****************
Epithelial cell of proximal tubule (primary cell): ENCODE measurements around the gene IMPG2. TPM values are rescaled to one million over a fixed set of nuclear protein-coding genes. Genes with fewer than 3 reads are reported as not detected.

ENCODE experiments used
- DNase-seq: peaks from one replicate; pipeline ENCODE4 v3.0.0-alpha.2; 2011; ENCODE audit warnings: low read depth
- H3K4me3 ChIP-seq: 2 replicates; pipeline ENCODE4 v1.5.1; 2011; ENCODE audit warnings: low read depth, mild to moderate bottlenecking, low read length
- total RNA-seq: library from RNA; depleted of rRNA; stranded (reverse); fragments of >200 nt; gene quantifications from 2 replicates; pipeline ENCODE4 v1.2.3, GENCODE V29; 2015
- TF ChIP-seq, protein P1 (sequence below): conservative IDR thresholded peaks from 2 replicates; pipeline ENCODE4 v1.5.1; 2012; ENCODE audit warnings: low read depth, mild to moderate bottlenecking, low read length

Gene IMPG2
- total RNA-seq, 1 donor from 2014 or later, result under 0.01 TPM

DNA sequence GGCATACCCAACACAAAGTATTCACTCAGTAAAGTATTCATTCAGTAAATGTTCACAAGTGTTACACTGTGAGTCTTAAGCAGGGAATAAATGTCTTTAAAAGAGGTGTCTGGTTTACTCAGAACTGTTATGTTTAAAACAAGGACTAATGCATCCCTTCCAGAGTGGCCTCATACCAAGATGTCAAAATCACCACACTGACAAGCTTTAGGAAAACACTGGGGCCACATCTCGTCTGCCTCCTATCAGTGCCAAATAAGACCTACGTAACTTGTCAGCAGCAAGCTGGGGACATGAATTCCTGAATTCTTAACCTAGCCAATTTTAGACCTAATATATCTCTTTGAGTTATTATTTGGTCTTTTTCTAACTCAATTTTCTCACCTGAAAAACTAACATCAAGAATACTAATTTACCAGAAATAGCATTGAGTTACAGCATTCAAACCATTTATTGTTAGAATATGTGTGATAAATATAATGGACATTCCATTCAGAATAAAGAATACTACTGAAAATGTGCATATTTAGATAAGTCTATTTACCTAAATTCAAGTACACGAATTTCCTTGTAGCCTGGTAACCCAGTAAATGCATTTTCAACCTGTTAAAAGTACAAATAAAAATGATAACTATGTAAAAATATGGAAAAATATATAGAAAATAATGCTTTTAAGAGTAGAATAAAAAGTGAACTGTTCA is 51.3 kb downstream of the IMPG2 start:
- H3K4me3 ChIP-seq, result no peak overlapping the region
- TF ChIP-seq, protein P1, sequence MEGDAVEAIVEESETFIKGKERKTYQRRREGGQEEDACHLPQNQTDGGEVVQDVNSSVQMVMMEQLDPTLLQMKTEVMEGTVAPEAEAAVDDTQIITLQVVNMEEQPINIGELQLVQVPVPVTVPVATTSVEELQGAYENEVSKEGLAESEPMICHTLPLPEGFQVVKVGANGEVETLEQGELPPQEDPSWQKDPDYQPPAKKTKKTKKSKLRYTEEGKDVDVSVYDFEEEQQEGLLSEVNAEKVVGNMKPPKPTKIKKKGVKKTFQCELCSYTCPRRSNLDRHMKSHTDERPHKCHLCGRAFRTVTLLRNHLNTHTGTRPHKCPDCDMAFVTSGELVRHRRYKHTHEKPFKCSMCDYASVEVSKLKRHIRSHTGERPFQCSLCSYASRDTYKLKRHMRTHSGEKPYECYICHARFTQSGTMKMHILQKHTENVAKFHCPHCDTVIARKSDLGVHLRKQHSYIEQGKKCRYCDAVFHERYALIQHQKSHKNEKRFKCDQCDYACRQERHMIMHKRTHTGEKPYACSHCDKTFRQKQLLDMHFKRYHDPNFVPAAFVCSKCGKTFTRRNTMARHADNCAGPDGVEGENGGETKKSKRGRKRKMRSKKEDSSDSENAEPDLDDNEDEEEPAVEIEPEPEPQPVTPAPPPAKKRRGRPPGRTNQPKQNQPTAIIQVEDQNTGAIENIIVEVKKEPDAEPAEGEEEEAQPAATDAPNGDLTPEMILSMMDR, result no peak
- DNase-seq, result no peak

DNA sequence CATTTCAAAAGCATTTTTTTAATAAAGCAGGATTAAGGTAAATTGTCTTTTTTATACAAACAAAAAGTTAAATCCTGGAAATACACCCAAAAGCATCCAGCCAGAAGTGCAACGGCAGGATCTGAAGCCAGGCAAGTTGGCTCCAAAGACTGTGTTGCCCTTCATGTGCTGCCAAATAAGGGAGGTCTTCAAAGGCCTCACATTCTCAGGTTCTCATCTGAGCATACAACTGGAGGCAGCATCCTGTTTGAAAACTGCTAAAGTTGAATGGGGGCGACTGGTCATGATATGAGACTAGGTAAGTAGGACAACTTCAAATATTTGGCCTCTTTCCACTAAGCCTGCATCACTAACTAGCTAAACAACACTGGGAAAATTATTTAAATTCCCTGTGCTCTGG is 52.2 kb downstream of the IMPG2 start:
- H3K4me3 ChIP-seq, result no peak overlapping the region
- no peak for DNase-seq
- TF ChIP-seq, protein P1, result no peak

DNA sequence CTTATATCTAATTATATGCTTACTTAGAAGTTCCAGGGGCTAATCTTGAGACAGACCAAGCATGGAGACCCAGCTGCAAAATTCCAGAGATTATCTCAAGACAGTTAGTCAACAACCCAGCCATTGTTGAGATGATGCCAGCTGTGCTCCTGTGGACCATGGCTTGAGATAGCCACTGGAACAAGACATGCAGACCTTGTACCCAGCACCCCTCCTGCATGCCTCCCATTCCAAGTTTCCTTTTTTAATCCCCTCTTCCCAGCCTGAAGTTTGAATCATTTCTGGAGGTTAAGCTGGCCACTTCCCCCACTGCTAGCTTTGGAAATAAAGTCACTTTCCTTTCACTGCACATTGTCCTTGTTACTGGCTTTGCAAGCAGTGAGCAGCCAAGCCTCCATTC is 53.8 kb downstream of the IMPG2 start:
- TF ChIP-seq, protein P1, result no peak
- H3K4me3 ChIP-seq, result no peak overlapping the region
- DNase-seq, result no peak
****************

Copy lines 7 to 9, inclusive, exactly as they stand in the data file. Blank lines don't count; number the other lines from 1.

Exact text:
Gene IMPG2
- total RNA-seq, 1 donor from 2014 or later, result under 0.01 TPM

DNA sequence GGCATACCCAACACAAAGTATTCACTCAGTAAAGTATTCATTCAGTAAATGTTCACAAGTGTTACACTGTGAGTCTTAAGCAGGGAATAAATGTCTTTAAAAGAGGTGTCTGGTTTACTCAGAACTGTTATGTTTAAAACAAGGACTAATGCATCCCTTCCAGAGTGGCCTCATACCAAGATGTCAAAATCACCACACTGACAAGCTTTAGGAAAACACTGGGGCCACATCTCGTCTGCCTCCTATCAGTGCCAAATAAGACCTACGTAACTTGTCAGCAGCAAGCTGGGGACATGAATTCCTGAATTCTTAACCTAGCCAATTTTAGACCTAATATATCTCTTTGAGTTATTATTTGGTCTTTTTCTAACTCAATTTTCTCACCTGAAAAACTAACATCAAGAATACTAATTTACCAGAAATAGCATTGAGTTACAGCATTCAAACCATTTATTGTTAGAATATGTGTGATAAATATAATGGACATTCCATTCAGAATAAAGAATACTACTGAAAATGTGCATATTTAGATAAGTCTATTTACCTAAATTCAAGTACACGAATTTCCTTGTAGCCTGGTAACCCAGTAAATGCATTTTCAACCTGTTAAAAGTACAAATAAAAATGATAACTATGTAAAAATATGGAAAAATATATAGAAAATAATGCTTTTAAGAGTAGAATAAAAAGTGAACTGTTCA is 51.3 kb downstream of the IMPG2 start: